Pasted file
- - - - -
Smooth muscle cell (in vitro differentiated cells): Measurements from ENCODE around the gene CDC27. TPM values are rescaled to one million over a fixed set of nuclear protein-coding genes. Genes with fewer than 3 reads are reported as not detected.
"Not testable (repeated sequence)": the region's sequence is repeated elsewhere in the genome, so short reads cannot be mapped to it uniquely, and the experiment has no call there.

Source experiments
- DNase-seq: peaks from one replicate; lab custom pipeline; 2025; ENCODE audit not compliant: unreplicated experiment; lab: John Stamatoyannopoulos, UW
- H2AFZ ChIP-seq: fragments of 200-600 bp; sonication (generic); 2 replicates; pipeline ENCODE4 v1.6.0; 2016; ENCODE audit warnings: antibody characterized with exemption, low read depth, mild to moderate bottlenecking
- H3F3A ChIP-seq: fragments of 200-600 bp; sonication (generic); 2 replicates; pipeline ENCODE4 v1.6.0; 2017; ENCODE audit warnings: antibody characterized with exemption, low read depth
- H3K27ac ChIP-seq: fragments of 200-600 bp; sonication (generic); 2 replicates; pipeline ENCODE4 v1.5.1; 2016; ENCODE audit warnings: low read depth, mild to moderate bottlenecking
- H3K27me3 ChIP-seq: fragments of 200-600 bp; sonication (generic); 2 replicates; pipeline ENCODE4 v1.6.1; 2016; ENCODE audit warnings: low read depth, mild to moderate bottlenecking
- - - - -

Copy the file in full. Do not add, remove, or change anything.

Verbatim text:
Smooth muscle cell (in vitro differentiated cells): Measurements from ENCODE around the gene CDC27. TPM values are rescaled to one million over a fixed set of nuclear protein-coding genes. Genes with fewer than 3 reads are reported as not detected.
"Not testable (repeated sequence)": the region's sequence is repeated elsewhere in the genome, so short reads cannot be mapped to it uniquely, and the experiment has no call there.

Source experiments
- DNase-seq: peaks from one replicate; lab custom pipeline; 2025; ENCODE audit not compliant: unreplicated experiment; lab: John Stamatoyannopoulos, UW
- H2AFZ ChIP-seq: fragments of 200-600 bp; sonication (generic); 2 replicates; pipeline ENCODE4 v1.6.0; 2016; ENCODE audit warnings: antibody characterized with exemption, low read depth, mild to moderate bottlenecking
- H3F3A ChIP-seq: fragments of 200-600 bp; sonication (generic); 2 replicates; pipeline ENCODE4 v1.6.0; 2017; ENCODE audit warnings: antibody characterized with exemption, low read depth
- H3K27ac ChIP-seq: fragments of 200-600 bp; sonication (generic); 2 replicates; pipeline ENCODE4 v1.5.1; 2016; ENCODE audit warnings: low read depth, mild to moderate bottlenecking
- H3K27me3 ChIP-seq: fragments of 200-600 bp; sonication (generic); 2 replicates; pipeline ENCODE4 v1.6.1; 2016; ENCODE audit warnings: low read depth, mild to moderate bottlenecking